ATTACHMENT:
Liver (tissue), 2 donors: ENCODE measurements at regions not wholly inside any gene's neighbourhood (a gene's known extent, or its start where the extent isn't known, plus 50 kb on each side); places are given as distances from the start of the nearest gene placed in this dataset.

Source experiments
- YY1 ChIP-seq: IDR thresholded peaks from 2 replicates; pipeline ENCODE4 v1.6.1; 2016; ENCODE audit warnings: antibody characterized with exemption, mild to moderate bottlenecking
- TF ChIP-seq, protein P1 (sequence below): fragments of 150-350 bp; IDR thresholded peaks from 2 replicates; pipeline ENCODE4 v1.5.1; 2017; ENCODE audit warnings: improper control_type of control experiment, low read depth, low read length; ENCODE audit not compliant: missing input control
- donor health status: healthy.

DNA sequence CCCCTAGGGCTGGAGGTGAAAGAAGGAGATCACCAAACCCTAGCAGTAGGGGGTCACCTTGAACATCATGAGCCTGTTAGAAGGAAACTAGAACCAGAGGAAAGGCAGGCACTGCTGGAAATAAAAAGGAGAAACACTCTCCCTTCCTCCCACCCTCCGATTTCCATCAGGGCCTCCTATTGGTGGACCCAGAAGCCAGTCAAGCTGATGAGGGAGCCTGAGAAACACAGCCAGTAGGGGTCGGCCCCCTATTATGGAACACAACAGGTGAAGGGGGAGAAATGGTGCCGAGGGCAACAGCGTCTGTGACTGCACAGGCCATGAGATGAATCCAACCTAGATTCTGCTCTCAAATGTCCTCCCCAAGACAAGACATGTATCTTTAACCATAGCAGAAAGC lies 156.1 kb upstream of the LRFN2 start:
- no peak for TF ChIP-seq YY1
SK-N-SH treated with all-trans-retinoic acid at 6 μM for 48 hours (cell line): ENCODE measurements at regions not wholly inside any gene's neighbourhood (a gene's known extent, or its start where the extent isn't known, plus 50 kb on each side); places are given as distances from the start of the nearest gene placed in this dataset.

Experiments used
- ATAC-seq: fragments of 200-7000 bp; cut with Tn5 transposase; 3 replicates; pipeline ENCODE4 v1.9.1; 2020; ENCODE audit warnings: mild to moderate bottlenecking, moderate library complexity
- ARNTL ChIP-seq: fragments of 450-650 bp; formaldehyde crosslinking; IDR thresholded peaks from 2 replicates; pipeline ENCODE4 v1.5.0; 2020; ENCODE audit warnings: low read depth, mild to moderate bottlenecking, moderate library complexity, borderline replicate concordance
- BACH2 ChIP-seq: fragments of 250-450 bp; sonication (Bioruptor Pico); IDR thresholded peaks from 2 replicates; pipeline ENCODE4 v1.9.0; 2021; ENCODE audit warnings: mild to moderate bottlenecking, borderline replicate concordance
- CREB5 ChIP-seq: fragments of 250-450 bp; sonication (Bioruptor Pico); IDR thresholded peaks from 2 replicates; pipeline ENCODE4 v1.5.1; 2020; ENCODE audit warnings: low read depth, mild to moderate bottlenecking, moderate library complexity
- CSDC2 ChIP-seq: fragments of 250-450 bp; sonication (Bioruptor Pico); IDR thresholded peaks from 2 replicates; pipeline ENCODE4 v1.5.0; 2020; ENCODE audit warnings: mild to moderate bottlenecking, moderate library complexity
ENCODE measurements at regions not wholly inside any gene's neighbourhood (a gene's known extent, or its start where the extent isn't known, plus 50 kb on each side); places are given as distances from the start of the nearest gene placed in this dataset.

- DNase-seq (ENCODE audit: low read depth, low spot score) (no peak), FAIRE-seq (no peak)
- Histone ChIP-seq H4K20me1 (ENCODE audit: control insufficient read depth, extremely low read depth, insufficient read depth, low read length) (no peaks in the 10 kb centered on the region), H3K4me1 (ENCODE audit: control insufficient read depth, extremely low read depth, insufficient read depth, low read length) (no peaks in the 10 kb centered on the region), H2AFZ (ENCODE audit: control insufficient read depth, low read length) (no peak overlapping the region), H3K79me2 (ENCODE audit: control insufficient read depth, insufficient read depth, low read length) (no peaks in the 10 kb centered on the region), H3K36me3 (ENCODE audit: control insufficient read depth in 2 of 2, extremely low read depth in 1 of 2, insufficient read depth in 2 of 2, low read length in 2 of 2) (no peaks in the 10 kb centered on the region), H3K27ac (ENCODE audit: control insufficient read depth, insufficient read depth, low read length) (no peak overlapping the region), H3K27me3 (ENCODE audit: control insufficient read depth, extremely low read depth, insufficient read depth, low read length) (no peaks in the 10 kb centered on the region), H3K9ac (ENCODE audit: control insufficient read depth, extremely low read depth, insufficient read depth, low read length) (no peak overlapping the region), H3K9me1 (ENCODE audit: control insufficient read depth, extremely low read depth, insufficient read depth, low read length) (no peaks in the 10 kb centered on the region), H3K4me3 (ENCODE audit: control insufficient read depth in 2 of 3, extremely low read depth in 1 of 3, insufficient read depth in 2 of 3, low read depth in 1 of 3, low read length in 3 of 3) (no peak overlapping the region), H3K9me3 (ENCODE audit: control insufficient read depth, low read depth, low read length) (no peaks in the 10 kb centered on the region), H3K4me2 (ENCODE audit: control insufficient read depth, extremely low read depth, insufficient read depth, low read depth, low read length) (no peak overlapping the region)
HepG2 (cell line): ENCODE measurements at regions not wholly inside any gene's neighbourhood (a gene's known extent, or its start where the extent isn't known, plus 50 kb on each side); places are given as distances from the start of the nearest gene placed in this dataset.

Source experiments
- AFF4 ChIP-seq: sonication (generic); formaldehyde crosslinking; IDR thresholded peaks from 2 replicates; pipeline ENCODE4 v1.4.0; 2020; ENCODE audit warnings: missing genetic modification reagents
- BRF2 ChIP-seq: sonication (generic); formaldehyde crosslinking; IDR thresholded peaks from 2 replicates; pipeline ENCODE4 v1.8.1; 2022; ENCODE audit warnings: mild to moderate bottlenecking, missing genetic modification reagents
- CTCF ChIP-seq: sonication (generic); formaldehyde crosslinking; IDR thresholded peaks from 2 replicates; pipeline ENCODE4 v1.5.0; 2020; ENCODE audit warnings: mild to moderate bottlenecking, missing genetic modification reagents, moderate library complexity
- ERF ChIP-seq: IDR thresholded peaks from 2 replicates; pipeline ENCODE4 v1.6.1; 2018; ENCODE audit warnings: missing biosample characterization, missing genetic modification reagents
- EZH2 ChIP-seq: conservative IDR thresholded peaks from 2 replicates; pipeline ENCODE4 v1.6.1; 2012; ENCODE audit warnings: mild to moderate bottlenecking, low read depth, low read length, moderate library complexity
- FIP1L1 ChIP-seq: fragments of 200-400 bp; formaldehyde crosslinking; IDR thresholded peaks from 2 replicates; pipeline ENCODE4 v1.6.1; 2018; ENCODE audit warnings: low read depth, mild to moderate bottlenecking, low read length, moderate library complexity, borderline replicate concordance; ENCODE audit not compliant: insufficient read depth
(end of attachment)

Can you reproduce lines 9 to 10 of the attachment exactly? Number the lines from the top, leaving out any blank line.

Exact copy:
Experiments used
- ATAC-seq: fragments of 200-7000 bp; cut with Tn5 transposase; 3 replicates; pipeline ENCODE4 v1.9.1; 2020; ENCODE audit warnings: mild to moderate bottlenecking, moderate library complexity